Several groups have devoted considerable effort to exploring the souterrains. The efforts of two of these groups is of interest.
The Canadian Historical Documentation and Imaging Group, known as CANADIGM, is a not-for profit group consisting of logistics, technology, media specialists, graphic and visual artists, and photographers. CANADIGM’S mission is to digitally document, in a non-invasive manner, Canadian historical artifacts, objects, and locations where access to the public is limited or nonexistent, or where such objects and artifacts may be lost to history permanently. In May 2011, armed with a vertical camera boom specifically designed for the project, affectionately nicknamed “Le Gizmo”, the group mapped the locations of the images created by the Canadian Expeditionary Force during the first World War (WW1).
The project began when a television program aired in 2009 about the tunnels and souterraines (underground quarry) in France that featured carvings and drawings created by soldiers during WW1. As a visual artist with a long-standing interest in the World Wars, a project that would preserve history by scanning, replicating, documenting, and exhibiting the work in these tunnels was envisioned. In this way, Canadians and others would have the opportunity to see the work Canadian soldiers created and learn about the brave soldiers who fought for this country.
The final outcome of the project would provide Canadians and others the opportunity to see the work Canadian soldiers created and left behind, as well as learn about who they were prior to volunteering to fight for a country’s freedom.
In preparing for the project, it is interesting to note that in 2001, M. Dominique Faivre, a member of the Association de Recherches Historique et Archéologiques Militaires (ARHAM), through her research, found the location of the entrance used in WW1 by Canadian troops. Five years later, in 2006, Judy Ruzylo, a researcher employed by a film company, again determined the exact location of the souterrain and gained access to the site by negotiating a filming agreement with the landowner. At that point, the Durand Group, a voluntary association of specialists dedicated to the investigation and recording of military subterranean features, was called in to assess the site and determine the quality of the images. Most of the Durand Group’s work to date has entailed accessing Great War tunnels, dugouts, and souterraines in northern France and documenting the findings. In 2007, the Ambler Family visited the site and subsequently had moulds made of their grandfather’s carvings. The replicas were donated to the Military Museum in Calgary. This information helped shape the work to follow.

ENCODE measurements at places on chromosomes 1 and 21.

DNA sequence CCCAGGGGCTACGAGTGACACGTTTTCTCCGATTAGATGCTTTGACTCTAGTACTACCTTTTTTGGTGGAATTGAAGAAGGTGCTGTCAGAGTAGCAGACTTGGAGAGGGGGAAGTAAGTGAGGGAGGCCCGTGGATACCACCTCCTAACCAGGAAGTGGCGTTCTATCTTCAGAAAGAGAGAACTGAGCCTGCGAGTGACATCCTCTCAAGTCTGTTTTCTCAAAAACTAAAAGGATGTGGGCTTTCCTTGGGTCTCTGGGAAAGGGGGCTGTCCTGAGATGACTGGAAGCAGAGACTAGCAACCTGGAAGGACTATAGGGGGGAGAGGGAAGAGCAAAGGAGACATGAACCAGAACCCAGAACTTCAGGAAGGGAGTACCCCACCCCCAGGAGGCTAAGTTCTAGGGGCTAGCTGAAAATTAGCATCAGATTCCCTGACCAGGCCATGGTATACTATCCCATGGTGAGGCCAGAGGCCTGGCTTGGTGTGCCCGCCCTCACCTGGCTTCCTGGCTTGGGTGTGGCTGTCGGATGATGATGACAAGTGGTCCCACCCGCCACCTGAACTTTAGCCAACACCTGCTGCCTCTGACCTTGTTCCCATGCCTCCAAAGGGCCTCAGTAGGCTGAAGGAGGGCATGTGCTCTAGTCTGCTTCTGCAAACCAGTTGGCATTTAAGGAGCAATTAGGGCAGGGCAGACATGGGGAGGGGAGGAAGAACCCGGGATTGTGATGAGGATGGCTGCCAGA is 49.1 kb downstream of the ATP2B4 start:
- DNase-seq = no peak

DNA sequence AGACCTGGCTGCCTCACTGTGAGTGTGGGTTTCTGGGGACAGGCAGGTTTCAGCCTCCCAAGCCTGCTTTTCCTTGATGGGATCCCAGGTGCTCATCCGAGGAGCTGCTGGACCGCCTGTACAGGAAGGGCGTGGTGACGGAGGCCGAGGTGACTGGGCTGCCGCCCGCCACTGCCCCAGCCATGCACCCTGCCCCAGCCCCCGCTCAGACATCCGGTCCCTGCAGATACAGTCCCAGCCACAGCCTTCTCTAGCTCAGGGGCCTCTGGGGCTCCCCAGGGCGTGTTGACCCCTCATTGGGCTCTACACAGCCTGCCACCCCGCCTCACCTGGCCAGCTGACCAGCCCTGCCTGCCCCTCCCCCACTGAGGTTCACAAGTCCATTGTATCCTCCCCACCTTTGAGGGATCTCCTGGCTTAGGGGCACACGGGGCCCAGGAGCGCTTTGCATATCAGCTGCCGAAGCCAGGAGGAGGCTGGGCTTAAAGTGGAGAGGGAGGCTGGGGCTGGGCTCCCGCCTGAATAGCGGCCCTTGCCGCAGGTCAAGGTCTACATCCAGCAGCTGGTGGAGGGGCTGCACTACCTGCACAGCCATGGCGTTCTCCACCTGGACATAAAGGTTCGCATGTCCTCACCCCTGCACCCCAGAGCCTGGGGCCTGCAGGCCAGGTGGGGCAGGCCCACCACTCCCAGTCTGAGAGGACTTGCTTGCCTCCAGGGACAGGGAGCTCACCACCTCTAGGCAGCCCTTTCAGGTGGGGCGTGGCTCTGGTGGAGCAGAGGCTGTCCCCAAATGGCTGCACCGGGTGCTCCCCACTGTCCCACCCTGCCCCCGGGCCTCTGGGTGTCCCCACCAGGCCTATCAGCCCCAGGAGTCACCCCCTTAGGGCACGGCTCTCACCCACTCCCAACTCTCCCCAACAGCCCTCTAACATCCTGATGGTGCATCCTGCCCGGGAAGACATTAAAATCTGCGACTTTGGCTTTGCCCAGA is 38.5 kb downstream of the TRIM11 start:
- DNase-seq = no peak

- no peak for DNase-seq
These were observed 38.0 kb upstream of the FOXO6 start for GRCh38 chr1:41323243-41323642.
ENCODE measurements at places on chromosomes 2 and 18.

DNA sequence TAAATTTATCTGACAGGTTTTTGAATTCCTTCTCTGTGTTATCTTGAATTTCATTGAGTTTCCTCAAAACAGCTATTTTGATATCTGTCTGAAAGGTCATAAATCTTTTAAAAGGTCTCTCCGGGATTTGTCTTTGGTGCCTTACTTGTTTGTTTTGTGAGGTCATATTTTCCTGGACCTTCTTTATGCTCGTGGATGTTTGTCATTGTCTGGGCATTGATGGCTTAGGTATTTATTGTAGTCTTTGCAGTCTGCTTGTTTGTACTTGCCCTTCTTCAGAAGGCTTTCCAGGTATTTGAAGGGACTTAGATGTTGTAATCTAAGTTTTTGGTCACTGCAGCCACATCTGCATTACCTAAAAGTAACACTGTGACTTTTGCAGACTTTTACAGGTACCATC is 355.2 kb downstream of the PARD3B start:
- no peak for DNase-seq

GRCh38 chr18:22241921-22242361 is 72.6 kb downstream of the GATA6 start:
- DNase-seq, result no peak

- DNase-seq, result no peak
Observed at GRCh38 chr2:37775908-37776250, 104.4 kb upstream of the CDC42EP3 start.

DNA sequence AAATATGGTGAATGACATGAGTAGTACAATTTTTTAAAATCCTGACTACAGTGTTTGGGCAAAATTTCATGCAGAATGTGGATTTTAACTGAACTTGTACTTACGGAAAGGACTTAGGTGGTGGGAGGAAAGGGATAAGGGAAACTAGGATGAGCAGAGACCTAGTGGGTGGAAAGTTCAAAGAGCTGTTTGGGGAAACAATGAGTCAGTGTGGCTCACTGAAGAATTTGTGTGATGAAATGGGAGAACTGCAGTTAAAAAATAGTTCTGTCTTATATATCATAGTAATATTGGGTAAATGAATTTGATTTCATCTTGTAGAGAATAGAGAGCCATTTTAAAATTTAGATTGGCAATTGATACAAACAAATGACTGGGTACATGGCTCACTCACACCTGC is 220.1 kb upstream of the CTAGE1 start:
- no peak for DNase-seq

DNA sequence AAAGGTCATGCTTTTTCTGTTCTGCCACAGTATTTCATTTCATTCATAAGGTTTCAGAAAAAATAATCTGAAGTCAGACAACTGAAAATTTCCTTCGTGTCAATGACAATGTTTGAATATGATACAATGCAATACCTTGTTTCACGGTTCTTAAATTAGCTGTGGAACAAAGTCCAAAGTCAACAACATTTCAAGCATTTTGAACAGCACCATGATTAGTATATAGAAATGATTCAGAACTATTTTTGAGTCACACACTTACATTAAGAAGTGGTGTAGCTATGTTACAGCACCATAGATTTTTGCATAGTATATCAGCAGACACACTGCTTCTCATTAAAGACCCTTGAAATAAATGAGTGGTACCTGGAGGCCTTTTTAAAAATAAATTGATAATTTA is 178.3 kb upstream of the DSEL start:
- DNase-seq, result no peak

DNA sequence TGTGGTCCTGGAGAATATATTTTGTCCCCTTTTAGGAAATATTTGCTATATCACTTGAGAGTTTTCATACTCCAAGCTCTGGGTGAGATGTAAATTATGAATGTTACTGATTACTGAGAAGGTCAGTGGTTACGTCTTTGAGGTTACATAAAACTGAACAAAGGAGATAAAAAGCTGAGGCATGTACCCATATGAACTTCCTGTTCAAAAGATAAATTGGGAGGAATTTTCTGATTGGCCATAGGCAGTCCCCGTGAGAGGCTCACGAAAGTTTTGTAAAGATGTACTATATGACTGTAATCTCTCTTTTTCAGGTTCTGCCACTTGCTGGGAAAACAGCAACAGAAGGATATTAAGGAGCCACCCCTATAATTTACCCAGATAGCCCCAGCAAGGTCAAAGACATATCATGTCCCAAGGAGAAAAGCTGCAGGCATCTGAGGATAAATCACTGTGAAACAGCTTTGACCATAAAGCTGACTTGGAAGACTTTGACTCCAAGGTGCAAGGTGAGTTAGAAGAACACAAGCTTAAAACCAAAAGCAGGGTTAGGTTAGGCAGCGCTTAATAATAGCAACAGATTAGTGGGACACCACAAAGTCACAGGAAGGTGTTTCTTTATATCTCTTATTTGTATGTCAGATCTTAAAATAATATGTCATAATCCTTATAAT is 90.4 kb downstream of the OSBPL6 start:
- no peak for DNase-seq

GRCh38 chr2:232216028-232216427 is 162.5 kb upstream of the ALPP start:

The 15th Battalion project team connected with the Durand Group and preparations began for the CANADIGM group to travel to the site known as Maison Blanche located in the VIMY area. The Maison Blanche Souterrain holds images related to many battalions which includes the 15th battalion. Cap badge carvings of the 48th, 92nd and 134th Highlanders and names connected with the 15th are written on the walls throughout the souterrain. Thus, the purpose of the May 2011 trip was to begin the documentation process and launch the Souterraine Impressions Project.
Now that the preliminary images have been obtained, historical documents are being searched in order to link the soldiers’ names with their service records, and eventually tell their story. In the next phase, these souterrain walls will be scanned using a laser scanner capable of creating a 3D image file that will be used in either a 3D printer or a Computer Numeric Control (CNC) machine for reproduction. This method will allow capturing the image without touching the surface and destroying the patina developed over more than 90 years.
In the final phase of the project, the reproduced images will become part of an interactive educational display for the touring Canada-wide exhibition. The goal is also to complete 3D laser scan of the souterrain in order to provide a virtual walk through for the public.
As the centenary of the Battle of Vimy Ridge approached (2017), with this multi-phased project, the expressions, and what proved to be in many cases, the final testimonials of soldiers who subsequently gave their lives in forging Canada’s identity during WW1, will be made accessible to the public.